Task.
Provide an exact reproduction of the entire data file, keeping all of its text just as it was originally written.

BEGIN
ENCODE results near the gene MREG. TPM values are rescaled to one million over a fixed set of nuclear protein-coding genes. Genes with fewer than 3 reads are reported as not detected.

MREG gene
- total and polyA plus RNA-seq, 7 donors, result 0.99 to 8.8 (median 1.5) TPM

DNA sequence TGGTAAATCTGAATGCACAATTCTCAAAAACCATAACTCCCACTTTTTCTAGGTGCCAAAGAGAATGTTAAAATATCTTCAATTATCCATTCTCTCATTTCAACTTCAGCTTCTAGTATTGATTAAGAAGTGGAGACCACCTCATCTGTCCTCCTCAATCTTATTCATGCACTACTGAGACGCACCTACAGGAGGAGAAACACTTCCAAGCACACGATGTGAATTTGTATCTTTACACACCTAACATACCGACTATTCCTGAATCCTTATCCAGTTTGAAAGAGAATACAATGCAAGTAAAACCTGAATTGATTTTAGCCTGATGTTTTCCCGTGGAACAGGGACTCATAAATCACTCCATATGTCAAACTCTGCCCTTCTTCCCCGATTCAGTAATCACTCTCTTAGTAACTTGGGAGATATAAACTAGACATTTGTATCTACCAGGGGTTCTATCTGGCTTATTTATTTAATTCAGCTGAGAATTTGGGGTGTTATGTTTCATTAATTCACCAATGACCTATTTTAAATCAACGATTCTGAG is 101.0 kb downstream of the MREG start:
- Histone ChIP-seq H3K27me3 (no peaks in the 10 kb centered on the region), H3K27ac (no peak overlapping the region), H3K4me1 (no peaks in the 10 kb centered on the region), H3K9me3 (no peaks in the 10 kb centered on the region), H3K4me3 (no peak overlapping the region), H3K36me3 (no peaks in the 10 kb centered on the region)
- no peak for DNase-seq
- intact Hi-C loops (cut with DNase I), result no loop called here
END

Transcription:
ENCODE results near the gene MREG. TPM values are rescaled to one million over a fixed set of nuclear protein-coding genes. Genes with fewer than 3 reads are reported as not detected.

MREG gene
- total and polyA plus RNA-seq, 7 donors, result 0.99 to 8.8 (median 1.5) TPM

DNA sequence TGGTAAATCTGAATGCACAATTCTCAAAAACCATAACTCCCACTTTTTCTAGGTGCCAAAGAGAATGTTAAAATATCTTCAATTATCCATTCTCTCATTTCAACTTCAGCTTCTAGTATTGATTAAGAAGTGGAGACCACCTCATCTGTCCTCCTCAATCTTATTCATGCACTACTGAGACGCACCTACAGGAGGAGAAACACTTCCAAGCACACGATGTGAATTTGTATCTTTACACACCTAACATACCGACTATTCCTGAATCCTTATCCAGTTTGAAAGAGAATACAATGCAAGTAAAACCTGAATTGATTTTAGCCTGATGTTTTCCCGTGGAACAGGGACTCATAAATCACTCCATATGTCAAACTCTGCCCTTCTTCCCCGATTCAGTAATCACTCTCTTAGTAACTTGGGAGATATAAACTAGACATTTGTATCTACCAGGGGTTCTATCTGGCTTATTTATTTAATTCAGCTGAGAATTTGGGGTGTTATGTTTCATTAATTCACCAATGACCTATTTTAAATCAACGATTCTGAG is 101.0 kb downstream of the MREG start:
- Histone ChIP-seq H3K27me3 (no peaks in the 10 kb centered on the region), H3K27ac (no peak overlapping the region), H3K4me1 (no peaks in the 10 kb centered on the region), H3K9me3 (no peaks in the 10 kb centered on the region), H3K4me3 (no peak overlapping the region), H3K36me3 (no peaks in the 10 kb centered on the region)
- no peak for DNase-seq
- intact Hi-C loops (cut with DNase I), result no loop called here